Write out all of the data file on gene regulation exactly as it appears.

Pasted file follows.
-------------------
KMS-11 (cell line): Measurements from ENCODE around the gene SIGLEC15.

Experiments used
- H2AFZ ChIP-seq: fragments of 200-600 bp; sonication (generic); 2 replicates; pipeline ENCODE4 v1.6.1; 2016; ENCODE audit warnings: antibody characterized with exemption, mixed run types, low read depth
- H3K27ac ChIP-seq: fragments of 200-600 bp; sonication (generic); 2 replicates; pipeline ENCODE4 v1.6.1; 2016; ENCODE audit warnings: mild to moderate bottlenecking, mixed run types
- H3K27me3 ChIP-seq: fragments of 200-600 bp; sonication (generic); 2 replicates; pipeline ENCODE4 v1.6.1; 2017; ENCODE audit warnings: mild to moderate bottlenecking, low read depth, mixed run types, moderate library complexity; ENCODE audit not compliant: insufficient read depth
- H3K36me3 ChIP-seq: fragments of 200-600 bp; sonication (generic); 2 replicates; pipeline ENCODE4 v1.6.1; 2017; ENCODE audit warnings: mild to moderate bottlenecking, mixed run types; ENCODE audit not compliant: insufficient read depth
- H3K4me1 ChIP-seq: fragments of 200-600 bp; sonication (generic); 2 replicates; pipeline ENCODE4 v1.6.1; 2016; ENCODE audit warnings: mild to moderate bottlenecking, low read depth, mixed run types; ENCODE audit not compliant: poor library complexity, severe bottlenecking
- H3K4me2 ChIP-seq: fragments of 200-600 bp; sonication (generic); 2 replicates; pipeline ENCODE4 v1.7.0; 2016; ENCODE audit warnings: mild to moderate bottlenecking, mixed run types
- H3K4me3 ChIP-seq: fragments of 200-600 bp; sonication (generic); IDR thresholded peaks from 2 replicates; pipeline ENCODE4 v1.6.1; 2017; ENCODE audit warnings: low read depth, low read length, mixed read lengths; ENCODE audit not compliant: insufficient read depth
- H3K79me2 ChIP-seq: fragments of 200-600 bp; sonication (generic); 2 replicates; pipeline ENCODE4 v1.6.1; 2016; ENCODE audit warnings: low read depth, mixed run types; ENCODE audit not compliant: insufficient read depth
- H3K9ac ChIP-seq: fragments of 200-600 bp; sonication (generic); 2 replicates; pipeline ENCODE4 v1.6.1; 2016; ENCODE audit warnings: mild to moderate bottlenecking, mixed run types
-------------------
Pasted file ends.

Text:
KMS-11 (cell line): Measurements from ENCODE around the gene SIGLEC15.

Experiments used
- H2AFZ ChIP-seq: fragments of 200-600 bp; sonication (generic); 2 replicates; pipeline ENCODE4 v1.6.1; 2016; ENCODE audit warnings: antibody characterized with exemption, mixed run types, low read depth
- H3K27ac ChIP-seq: fragments of 200-600 bp; sonication (generic); 2 replicates; pipeline ENCODE4 v1.6.1; 2016; ENCODE audit warnings: mild to moderate bottlenecking, mixed run types
- H3K27me3 ChIP-seq: fragments of 200-600 bp; sonication (generic); 2 replicates; pipeline ENCODE4 v1.6.1; 2017; ENCODE audit warnings: mild to moderate bottlenecking, low read depth, mixed run types, moderate library complexity; ENCODE audit not compliant: insufficient read depth
- H3K36me3 ChIP-seq: fragments of 200-600 bp; sonication (generic); 2 replicates; pipeline ENCODE4 v1.6.1; 2017; ENCODE audit warnings: mild to moderate bottlenecking, mixed run types; ENCODE audit not compliant: insufficient read depth
- H3K4me1 ChIP-seq: fragments of 200-600 bp; sonication (generic); 2 replicates; pipeline ENCODE4 v1.6.1; 2016; ENCODE audit warnings: mild to moderate bottlenecking, low read depth, mixed run types; ENCODE audit not compliant: poor library complexity, severe bottlenecking
- H3K4me2 ChIP-seq: fragments of 200-600 bp; sonication (generic); 2 replicates; pipeline ENCODE4 v1.7.0; 2016; ENCODE audit warnings: mild to moderate bottlenecking, mixed run types
- H3K4me3 ChIP-seq: fragments of 200-600 bp; sonication (generic); IDR thresholded peaks from 2 replicates; pipeline ENCODE4 v1.6.1; 2017; ENCODE audit warnings: low read depth, low read length, mixed read lengths; ENCODE audit not compliant: insufficient read depth
- H3K79me2 ChIP-seq: fragments of 200-600 bp; sonication (generic); 2 replicates; pipeline ENCODE4 v1.6.1; 2016; ENCODE audit warnings: low read depth, mixed run types; ENCODE audit not compliant: insufficient read depth
- H3K9ac ChIP-seq: fragments of 200-600 bp; sonication (generic); 2 replicates; pipeline ENCODE4 v1.6.1; 2016; ENCODE audit warnings: mild to moderate bottlenecking, mixed run types